This means no one holding a position listed above is a confidential resource for students who may wish to discuss issues like sexual harassment or sexual assault without incidents being reported.

Confidential 5C resources include Monsour Counseling and Psychological Services, the EmPOWER Center, the McAlister Center Office of the Chaplains and Student Health Services.

But the only HMC-specific confidential resources who are also students are the Harvey Mudd Advocates for Survivors of Sexual Assault (HMC Advocates), which is made up of only three HMC students. Mentors — HMC sophomores through seniors who provide guidance and advice to fellow students — are legally obligated to disclose information about sexual assault, dating violence, stalking or sexual harassment because they’re considered responsible employees of the college.

So, though there are some 5C confidential resources, there are very few confidential resources on the HMC campus and, moreover, close to no HMC-specific resources who’re also HMC students. Not to mention, Monsour has been struggling with month-long wait times, which is much too long to wait for someone who’s experienced sexual violence and is in need of a confidential resource. 

HMC has done a good job adapting to the numerous ongoing changes with Title IX regulations but needs more confidential student resources so that students may feel more comfortable discussing Title IX-related issues like sexual harassment or sexual assault. 

It’s important for students who need to tell someone about something that’s happened to them to have the necessary resources, especially someone with whom they’re comfortable. It’s likely a student would be more comfortable discussing such issues with another student, instead of an unfamiliar adult.

As HMC continues to adapt its Title IX policy to new regulations, it can also look elsewhere to better support its students. For instance, vice president for student affairs and Dean of Students Anna Gonzalez points to consent education as something the team is trying to work on.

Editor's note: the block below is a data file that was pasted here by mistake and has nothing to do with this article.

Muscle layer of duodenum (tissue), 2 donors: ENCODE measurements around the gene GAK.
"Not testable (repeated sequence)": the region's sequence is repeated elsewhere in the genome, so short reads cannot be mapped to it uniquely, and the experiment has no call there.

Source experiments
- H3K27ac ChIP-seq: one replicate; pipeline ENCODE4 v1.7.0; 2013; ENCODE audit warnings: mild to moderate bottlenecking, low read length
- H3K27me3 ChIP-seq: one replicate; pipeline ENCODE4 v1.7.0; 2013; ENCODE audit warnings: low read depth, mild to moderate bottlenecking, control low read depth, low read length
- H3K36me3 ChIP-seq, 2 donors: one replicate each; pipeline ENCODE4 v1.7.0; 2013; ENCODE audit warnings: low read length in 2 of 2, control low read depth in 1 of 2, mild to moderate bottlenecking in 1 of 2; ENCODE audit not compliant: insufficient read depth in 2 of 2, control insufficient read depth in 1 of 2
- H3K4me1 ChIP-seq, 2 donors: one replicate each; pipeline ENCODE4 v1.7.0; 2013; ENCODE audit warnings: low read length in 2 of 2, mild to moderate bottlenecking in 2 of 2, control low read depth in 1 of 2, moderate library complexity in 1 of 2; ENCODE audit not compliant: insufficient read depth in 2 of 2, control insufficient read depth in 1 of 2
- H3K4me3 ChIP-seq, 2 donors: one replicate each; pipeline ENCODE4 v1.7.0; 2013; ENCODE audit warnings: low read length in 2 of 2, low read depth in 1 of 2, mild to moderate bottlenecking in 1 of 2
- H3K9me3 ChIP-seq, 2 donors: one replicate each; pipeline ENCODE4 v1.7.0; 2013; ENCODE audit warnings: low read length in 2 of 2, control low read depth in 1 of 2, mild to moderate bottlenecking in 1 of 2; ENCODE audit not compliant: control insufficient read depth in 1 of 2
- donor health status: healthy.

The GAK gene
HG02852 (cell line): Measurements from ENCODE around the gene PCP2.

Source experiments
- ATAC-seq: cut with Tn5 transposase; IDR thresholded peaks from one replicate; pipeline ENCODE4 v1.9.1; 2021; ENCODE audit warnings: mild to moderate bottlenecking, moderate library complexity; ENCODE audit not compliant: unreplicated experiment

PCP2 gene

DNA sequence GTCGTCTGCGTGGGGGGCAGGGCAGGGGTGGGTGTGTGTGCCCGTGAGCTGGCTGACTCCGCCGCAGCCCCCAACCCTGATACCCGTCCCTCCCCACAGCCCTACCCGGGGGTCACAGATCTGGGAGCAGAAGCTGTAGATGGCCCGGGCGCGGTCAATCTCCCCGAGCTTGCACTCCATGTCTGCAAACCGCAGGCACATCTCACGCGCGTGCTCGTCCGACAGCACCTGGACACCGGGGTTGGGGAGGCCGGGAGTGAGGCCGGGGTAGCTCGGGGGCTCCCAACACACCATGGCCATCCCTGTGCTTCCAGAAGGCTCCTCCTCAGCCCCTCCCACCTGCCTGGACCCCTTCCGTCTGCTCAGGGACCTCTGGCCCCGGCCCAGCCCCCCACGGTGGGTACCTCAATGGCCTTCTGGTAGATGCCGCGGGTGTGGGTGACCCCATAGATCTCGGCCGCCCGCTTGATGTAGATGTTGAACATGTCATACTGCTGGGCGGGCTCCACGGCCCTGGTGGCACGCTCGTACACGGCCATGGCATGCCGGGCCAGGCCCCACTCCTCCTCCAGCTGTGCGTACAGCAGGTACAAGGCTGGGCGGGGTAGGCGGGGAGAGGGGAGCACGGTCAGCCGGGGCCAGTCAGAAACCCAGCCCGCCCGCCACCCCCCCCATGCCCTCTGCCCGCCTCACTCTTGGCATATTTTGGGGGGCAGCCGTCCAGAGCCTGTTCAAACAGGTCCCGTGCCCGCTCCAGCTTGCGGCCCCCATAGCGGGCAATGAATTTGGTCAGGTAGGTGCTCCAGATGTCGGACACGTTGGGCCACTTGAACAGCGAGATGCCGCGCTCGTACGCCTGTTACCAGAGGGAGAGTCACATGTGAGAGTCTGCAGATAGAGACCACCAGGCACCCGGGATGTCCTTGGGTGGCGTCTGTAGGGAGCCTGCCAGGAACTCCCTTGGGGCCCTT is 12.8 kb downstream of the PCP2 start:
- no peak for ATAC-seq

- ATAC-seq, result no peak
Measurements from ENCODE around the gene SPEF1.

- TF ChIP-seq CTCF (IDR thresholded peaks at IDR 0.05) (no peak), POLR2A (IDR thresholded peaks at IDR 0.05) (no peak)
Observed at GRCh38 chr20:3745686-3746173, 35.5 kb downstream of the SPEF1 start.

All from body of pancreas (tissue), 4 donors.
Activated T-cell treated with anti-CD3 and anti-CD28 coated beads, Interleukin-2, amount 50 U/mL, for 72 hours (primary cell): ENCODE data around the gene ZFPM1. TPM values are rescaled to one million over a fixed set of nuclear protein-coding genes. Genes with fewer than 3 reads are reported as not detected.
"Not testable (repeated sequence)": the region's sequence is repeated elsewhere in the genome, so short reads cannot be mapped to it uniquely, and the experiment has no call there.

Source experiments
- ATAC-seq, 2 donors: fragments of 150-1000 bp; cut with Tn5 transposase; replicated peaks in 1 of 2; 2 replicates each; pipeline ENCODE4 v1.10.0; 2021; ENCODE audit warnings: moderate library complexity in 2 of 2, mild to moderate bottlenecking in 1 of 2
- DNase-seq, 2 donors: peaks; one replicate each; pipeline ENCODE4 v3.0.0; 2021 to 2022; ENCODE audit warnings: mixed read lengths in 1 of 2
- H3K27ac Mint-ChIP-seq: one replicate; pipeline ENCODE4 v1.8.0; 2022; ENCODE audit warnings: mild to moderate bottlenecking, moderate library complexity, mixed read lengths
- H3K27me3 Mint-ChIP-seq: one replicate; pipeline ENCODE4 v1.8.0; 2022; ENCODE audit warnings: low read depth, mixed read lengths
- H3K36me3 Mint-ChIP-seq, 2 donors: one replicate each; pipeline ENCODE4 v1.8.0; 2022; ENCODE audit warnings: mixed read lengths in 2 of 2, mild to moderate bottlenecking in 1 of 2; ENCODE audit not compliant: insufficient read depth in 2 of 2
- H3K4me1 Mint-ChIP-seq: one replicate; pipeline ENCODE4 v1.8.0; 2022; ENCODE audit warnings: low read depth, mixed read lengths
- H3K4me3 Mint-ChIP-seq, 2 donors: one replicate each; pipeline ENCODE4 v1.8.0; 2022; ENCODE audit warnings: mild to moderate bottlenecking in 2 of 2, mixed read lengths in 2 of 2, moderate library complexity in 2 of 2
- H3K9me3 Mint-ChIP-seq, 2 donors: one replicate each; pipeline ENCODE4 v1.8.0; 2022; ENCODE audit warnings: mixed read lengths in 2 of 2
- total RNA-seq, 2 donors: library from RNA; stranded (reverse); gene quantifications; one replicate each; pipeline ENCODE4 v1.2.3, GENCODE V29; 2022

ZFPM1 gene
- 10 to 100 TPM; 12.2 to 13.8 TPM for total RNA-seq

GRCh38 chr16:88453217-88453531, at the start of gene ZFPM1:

“What we’re hoping for, now that we’ve been able to make some changes to this interim policy, is that we can continue to focus on consent education and putting our efforts into what consent means for our students,” Gonzalez said.

Similarly, HMC can also improve on providing more confidential resources for Title IX complaints.

Though HMC has made significant progress in navigating Title IX legalese, it can do even better. To ensure students’ needs are being met, HMC must have more confidential student resources for Title IX-related issues. And like HMC, the other 5Cs, which also really only have their own Advocates groups as confidential student resources, can also benefit from increasing the number of on-campus confidential student resources. 

For victims of sexual harassment, sexual assault and dating violence, the accessibility of and comfort with resources for support is of great importance. A lack of confidential student resources further exacerbates already difficult situations.

Michelle Lum HM ’23 is from San Jose, California. As one of the HMC Class of 2023 Presidents, she deeply cares about the HMC community and hopes the college will provide students with the resources they need.